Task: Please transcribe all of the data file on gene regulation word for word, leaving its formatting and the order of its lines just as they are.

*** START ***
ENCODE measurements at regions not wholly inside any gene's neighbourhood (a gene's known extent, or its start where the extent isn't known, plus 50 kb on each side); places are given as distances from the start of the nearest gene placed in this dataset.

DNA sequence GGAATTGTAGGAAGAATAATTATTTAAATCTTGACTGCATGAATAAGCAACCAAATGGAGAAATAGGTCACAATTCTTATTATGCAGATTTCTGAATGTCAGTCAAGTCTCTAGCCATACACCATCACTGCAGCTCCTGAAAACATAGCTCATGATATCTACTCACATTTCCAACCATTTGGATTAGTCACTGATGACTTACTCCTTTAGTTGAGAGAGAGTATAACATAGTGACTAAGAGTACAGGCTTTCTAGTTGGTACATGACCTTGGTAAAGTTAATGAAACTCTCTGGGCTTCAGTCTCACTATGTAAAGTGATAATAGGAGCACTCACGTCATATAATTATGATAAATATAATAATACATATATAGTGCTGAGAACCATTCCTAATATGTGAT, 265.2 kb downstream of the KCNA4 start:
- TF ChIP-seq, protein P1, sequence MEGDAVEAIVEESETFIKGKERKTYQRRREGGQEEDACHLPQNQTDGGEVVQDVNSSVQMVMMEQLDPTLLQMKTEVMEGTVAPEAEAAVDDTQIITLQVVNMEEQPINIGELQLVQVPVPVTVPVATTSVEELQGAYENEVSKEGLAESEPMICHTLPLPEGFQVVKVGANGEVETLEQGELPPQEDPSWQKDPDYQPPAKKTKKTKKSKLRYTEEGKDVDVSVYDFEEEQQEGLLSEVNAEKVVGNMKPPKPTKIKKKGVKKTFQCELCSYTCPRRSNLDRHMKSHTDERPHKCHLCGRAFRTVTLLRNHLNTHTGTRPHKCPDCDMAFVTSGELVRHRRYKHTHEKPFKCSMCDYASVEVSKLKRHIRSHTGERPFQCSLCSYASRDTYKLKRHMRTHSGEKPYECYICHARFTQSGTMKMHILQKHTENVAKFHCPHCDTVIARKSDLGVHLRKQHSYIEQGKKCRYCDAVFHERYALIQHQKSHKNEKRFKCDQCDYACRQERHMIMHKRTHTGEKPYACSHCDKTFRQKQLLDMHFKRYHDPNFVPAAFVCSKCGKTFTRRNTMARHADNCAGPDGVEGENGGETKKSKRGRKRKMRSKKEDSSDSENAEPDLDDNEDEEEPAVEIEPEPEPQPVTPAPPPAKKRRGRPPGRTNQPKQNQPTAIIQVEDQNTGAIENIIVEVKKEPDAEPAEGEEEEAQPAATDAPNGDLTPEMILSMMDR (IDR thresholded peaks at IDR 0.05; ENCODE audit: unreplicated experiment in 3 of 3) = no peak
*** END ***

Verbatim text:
ENCODE measurements at regions not wholly inside any gene's neighbourhood (a gene's known extent, or its start where the extent isn't known, plus 50 kb on each side); places are given as distances from the start of the nearest gene placed in this dataset.

DNA sequence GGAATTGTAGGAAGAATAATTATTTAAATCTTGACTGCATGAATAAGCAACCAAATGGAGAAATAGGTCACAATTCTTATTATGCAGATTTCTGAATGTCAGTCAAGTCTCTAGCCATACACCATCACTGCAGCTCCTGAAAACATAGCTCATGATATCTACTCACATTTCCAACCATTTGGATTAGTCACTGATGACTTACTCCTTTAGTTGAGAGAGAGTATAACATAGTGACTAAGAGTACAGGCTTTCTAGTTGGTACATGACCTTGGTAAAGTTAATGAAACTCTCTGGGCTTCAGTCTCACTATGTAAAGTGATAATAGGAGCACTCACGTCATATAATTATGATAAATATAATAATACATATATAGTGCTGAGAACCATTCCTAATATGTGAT, 265.2 kb downstream of the KCNA4 start:
- TF ChIP-seq, protein P1, sequence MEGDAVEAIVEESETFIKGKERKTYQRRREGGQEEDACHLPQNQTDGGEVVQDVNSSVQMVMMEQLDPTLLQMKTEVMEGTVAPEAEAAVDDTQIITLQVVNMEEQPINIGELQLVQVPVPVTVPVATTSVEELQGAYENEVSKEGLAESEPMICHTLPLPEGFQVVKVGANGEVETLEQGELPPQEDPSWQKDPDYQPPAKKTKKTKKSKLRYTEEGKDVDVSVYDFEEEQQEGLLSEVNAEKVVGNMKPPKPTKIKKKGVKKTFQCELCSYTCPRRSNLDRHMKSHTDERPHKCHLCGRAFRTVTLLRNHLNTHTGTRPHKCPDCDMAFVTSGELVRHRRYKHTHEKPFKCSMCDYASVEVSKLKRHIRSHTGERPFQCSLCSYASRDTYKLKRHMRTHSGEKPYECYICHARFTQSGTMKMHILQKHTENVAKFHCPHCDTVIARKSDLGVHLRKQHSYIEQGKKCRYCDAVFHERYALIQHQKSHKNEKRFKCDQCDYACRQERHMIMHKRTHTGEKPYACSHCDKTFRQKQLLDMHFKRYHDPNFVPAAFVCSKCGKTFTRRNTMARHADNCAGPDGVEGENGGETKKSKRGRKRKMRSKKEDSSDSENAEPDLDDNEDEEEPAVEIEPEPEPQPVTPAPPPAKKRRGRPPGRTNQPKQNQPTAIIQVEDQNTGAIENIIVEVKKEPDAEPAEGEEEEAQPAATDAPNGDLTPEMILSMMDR (IDR thresholded peaks at IDR 0.05; ENCODE audit: unreplicated experiment in 3 of 3) = no peak